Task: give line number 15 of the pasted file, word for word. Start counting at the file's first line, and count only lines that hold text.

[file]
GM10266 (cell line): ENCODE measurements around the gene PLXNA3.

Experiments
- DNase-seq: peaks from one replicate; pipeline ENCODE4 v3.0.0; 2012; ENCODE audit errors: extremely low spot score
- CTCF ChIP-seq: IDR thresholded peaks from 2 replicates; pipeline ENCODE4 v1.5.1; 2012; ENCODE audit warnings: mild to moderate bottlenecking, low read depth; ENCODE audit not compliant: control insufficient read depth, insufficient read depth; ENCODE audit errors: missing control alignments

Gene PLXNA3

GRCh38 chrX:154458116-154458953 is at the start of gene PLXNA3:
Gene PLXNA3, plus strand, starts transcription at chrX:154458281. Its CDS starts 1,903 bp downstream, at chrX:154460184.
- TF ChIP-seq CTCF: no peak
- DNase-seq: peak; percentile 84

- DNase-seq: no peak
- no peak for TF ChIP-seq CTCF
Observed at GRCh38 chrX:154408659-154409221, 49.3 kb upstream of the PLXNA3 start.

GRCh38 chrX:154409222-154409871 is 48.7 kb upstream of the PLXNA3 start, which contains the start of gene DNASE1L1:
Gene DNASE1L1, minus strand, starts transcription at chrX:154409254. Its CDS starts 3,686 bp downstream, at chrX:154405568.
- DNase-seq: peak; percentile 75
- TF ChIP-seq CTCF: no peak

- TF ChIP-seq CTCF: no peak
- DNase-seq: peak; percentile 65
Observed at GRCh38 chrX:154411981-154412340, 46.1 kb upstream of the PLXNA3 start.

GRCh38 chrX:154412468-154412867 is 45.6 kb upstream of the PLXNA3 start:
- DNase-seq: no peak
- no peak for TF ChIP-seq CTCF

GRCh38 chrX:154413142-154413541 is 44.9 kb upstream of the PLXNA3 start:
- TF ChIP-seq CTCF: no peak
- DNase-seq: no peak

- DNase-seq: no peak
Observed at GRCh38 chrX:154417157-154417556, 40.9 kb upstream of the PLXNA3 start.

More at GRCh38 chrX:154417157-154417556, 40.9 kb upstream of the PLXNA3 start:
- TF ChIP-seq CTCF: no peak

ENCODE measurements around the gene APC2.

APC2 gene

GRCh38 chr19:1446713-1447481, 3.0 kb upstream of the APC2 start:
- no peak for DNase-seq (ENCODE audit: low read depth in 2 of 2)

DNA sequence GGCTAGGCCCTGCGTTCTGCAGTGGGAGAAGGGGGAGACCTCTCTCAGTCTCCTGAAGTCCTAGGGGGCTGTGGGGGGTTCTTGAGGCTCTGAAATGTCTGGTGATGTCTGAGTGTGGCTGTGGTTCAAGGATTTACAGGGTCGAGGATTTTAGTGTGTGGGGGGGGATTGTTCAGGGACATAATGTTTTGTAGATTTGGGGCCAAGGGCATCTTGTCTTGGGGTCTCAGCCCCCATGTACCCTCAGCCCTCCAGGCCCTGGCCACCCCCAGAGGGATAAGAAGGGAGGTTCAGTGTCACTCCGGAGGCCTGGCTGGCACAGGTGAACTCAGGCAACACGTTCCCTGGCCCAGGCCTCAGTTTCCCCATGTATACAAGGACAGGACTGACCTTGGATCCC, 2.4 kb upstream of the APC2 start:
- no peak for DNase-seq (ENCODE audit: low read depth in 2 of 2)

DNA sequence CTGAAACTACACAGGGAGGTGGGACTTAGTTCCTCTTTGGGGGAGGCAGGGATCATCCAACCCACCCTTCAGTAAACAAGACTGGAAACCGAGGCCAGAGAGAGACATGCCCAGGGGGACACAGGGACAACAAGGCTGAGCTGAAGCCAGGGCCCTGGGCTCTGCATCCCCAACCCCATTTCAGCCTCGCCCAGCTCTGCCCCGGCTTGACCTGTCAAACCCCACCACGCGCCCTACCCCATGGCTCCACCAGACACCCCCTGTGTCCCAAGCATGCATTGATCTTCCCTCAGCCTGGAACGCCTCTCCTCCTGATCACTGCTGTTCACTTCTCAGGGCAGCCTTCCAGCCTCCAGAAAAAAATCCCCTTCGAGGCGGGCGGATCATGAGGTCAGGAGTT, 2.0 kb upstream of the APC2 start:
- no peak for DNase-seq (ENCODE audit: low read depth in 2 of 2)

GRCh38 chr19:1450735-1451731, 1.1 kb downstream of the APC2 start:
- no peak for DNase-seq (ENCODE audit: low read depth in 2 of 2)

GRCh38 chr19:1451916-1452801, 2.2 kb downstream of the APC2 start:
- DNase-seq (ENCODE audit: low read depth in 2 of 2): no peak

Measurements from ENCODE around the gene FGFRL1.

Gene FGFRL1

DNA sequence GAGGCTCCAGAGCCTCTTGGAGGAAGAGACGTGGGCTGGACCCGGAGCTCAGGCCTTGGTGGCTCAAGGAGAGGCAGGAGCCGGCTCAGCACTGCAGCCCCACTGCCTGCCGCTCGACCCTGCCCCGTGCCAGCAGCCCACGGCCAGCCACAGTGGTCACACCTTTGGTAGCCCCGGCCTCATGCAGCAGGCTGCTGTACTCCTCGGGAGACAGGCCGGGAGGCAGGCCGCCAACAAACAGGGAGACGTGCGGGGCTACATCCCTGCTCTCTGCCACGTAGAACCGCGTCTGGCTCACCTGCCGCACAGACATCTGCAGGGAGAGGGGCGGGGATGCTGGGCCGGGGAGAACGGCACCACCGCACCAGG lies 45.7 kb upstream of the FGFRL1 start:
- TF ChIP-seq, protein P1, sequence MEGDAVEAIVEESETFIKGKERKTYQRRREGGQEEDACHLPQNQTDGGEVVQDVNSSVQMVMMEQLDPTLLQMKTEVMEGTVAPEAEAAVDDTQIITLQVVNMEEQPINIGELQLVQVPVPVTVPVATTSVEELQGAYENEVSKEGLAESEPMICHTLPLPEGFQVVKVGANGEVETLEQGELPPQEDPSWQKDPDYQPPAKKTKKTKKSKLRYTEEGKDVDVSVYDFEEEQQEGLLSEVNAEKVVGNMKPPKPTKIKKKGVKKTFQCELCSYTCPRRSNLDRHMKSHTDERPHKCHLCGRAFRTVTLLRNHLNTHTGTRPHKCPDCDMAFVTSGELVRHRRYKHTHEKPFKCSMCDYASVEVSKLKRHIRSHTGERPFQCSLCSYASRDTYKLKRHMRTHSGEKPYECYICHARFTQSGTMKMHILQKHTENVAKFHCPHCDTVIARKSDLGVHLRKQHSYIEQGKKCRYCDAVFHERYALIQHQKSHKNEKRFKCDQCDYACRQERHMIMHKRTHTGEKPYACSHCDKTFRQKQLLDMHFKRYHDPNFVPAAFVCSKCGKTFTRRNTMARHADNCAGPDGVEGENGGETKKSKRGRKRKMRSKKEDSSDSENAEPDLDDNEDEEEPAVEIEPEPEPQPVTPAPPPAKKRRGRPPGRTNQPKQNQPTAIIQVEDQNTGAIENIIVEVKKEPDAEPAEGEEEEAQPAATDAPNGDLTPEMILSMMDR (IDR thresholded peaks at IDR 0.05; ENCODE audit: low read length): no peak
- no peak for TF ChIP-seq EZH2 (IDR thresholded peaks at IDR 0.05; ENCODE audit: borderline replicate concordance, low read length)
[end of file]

- DNase-seq: peak; percentile 75